GREAT WAR CENTENARY: Business (not) as usual
5:09pm Monday 28th July 2014 in By Barrie Hudson
Although many workers went off to war, the Works and other firms found ways to maintain production...
THE Railway Works was at the forefront of Swindon’s war from first to last. Its hooter had long regulated the working lives of some 10,000 Swindonians and been a communal alarm clock for thousands more, but on Tuesday, August 4, 1914, at 7.40pm precisely, it sounded in a way that stopped people in their tracks.
There were 10 blasts, audible for miles around, and most of its listeners knew precisely what they heralded: the country was at war.
Great Western Railway bosses adopted a business as usual policy, but the truth went far beyond that. The Works would continue to turn out the locomotives, rolling stock and related machinery which had been its ‘business’ since the 1840s but it would also become a major equipper of the armed forces.
The huge complex of manufacturing plants housed trades as diverse as blacksmithing and draughtsmanship, leatherwork and carpentry, metal casting and precision engineering.
Its equipment and the talent of the men operating that equipment could be turned just as easily to producing the machinery of war as it had been to cementing Swindon’s global reputation as a railway town.
Normal production of locos and rolling stock continued, but there were also special engines and rolling stock for the war effort.
The locos were Dean Good 2301 class and the Armstrong goods class, of which almost 100 were thought to have been built – the exact figure is unavailable – along with 105 tenders.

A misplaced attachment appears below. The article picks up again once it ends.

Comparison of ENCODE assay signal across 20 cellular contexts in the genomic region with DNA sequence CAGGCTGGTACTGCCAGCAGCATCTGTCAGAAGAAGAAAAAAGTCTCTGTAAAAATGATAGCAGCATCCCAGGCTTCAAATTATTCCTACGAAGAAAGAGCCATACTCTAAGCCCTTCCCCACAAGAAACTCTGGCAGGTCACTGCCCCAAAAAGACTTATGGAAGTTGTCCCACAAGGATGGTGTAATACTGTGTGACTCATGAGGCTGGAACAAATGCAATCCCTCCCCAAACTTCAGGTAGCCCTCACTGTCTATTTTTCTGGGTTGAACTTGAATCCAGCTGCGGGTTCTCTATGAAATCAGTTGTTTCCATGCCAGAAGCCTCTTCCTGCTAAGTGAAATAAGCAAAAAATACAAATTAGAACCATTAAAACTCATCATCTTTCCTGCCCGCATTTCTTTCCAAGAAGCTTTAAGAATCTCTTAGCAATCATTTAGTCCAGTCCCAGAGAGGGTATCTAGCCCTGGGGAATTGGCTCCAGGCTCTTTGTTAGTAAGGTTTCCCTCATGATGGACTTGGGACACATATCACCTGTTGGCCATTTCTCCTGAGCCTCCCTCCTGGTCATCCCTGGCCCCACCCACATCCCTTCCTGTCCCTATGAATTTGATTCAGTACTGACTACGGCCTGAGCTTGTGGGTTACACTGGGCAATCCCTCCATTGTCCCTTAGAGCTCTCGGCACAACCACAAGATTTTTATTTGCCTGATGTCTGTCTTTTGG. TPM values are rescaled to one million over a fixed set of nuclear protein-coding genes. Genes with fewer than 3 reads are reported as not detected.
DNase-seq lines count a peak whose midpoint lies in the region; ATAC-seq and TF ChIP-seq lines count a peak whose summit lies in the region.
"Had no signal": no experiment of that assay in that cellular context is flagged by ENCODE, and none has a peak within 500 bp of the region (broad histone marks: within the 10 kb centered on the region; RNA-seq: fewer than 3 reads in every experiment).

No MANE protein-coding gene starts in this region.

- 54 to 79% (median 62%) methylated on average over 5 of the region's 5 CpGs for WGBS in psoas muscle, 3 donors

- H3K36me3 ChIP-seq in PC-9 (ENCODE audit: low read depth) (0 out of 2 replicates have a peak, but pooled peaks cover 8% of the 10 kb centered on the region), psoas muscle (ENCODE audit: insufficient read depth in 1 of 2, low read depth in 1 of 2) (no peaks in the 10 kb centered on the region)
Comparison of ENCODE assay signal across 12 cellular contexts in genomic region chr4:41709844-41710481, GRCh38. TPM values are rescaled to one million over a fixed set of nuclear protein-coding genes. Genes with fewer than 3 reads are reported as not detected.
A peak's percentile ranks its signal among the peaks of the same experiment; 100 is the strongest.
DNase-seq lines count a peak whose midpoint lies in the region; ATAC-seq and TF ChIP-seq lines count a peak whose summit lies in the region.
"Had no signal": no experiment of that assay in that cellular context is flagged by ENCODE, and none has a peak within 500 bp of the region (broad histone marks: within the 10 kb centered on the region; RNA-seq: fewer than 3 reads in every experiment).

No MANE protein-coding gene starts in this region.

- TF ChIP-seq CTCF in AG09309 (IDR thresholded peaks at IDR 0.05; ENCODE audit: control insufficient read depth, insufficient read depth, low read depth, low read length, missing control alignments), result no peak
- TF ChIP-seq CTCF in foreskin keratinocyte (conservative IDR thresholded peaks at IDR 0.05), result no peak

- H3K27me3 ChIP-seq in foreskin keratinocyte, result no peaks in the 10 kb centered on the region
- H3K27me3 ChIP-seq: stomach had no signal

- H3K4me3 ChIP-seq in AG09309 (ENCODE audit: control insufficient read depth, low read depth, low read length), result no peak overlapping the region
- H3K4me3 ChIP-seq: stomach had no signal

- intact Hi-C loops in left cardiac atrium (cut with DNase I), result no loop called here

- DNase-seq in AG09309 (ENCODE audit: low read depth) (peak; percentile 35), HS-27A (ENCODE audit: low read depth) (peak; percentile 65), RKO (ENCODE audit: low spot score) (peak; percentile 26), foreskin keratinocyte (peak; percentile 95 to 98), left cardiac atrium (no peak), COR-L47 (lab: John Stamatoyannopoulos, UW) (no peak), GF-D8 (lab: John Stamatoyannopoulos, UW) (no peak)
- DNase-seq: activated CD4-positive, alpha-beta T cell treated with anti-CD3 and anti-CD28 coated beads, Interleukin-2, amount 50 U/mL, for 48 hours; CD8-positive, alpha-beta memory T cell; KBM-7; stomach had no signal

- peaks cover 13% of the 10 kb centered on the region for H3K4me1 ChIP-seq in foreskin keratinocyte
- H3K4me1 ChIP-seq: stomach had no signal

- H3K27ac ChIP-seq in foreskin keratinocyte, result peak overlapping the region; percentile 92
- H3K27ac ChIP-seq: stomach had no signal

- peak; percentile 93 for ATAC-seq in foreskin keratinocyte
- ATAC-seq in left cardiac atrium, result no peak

Most of the locos were sent to France, with the rest finding their way into the eager hands of allies across Europe.
Hundreds of special wagons and carriages were built in Swindon during the war years, with the first ambulance trains ready by the end of August of 1914.
There were wagons designed to transport personnel, wagons designed to transport horses, wagons designed to transport ammunition and other supplies, and wagons designed to transport huge guns.
Many of the components of those huge guns, notably the mechanisms allowing them to be swivelled and their aim adjusted, were also built at Swindon. Hundreds of thousands of high-calibre, high-explosive shells were produced at the Works, along with parts of countless more for assembly elsewhere.
Other items produced ranged from stretchers for the wounded to saddlery for pack animals.
That these extra production demands were met was a remarkable achievement, especially in the light of constraints on manpower.
A quarter of a century later, at the outbreak of the Second World War, many railway workers were thwarted in their desire to join the armed forces because they were in what was deemed a Reserved Occupation. Like several other groups, including railway repair gangs, shipbuildeers and certain classes of scientist, their civilian work was deemed too important for them to enlist in the military.
At the beginning of the 1914-18 war, there were no such constraints and many men joined up. Some of their places were taken by women, many of whom were already feeling the strain of keeping families while husbands and fathers were away fighting.
Another feature of the Railway Works’ war noted by historians is the shrewd insistence on not cutting corners in terms of work practice and the maintenance of equipment and infrastructure such as the fabric of its buildings. This allowed it a strong competitive edge on its rivals once the hostilities ended.
The Railway Works was the biggest business in town, but it was far from being the only one with a role in the war effort.
Department store McIlroys, which would survive until 1998, was a good example. In those days department stores often produced their own goods in their own workshops, and McIlroys was no exception.
The government orders it processed included ones for more than 40,000 beds for use by the Army.
Gilberts in Old Town, meanwhile, was commissioned to turn out thousands of hospital beds and bedside cabinets, many of which found their way to the millitary hospital at Chiseldon, which was opened in 1915 and soon grew to become one of the largest of its kind. Like many companies entrusted with such work, it trumpeted the fact in its advertising.